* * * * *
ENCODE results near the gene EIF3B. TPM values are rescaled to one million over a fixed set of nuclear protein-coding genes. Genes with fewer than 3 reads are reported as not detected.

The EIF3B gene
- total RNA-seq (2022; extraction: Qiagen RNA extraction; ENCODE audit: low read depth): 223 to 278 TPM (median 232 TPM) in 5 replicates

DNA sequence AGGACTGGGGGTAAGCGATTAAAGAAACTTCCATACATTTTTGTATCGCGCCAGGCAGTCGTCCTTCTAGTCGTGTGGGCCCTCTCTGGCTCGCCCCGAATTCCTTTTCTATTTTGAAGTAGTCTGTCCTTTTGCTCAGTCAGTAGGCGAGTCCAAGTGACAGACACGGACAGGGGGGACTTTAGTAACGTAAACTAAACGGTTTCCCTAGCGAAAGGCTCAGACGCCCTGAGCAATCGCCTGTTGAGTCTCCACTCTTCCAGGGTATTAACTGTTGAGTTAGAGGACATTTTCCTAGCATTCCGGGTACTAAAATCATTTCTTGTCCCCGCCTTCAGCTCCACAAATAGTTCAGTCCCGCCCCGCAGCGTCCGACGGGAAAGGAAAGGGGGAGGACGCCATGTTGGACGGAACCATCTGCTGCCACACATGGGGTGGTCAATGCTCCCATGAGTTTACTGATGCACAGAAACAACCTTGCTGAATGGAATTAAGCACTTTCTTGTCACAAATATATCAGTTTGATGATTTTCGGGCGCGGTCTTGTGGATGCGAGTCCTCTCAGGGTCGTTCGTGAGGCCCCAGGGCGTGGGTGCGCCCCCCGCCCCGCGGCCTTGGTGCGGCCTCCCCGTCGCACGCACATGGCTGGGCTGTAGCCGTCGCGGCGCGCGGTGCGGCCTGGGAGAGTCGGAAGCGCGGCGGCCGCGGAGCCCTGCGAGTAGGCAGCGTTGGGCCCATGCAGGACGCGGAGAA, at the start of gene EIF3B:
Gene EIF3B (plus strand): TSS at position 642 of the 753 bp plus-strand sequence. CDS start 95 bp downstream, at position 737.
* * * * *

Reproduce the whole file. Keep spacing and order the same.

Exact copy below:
ENCODE results near the gene EIF3B. TPM values are rescaled to one million over a fixed set of nuclear protein-coding genes. Genes with fewer than 3 reads are reported as not detected.

The EIF3B gene
- total RNA-seq (2022; extraction: Qiagen RNA extraction; ENCODE audit: low read depth): 223 to 278 TPM (median 232 TPM) in 5 replicates

DNA sequence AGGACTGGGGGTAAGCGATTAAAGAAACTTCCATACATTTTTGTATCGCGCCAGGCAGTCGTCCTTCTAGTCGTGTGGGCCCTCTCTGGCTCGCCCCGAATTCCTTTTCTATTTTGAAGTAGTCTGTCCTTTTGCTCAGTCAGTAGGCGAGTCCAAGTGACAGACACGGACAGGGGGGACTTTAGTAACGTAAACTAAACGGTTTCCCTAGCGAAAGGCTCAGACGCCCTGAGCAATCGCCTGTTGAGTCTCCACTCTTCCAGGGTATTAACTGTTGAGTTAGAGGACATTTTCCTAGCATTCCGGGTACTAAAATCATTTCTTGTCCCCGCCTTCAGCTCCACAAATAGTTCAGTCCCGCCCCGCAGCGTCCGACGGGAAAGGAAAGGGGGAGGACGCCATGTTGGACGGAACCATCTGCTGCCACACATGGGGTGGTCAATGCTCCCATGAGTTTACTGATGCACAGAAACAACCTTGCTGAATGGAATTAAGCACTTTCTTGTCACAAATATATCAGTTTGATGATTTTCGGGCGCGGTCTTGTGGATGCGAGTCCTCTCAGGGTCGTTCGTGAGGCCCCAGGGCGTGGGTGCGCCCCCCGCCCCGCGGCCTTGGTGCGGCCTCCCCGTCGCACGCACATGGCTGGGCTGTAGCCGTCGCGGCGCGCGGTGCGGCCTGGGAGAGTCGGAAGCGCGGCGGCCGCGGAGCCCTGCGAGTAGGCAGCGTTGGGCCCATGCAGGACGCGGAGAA, at the start of gene EIF3B:
Gene EIF3B (plus strand): TSS at position 642 of the 753 bp plus-strand sequence. CDS start 95 bp downstream, at position 737.